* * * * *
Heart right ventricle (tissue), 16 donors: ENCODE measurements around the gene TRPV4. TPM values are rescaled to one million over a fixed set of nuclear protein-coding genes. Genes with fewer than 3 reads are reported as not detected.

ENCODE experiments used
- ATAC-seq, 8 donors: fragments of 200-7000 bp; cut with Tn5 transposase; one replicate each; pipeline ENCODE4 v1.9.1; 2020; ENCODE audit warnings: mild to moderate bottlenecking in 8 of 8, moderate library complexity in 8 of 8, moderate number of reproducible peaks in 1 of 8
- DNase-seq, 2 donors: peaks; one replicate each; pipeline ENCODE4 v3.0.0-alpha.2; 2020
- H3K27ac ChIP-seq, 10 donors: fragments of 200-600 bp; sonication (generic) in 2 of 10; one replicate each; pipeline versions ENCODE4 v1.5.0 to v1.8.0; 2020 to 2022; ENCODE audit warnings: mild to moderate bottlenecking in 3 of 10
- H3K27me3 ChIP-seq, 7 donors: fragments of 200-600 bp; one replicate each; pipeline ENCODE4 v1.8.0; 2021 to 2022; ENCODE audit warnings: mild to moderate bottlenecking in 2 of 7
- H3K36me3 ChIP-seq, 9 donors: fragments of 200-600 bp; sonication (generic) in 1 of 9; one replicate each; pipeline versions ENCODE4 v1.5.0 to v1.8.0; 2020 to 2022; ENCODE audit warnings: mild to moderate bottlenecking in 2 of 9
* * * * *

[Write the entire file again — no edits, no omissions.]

Heart right ventricle (tissue), 16 donors: ENCODE measurements around the gene TRPV4. TPM values are rescaled to one million over a fixed set of nuclear protein-coding genes. Genes with fewer than 3 reads are reported as not detected.

ENCODE experiments used
- ATAC-seq, 8 donors: fragments of 200-7000 bp; cut with Tn5 transposase; one replicate each; pipeline ENCODE4 v1.9.1; 2020; ENCODE audit warnings: mild to moderate bottlenecking in 8 of 8, moderate library complexity in 8 of 8, moderate number of reproducible peaks in 1 of 8
- DNase-seq, 2 donors: peaks; one replicate each; pipeline ENCODE4 v3.0.0-alpha.2; 2020
- H3K27ac ChIP-seq, 10 donors: fragments of 200-600 bp; sonication (generic) in 2 of 10; one replicate each; pipeline versions ENCODE4 v1.5.0 to v1.8.0; 2020 to 2022; ENCODE audit warnings: mild to moderate bottlenecking in 3 of 10
- H3K27me3 ChIP-seq, 7 donors: fragments of 200-600 bp; one replicate each; pipeline ENCODE4 v1.8.0; 2021 to 2022; ENCODE audit warnings: mild to moderate bottlenecking in 2 of 7
- H3K36me3 ChIP-seq, 9 donors: fragments of 200-600 bp; sonication (generic) in 1 of 9; one replicate each; pipeline versions ENCODE4 v1.5.0 to v1.8.0; 2020 to 2022; ENCODE audit warnings: mild to moderate bottlenecking in 2 of 9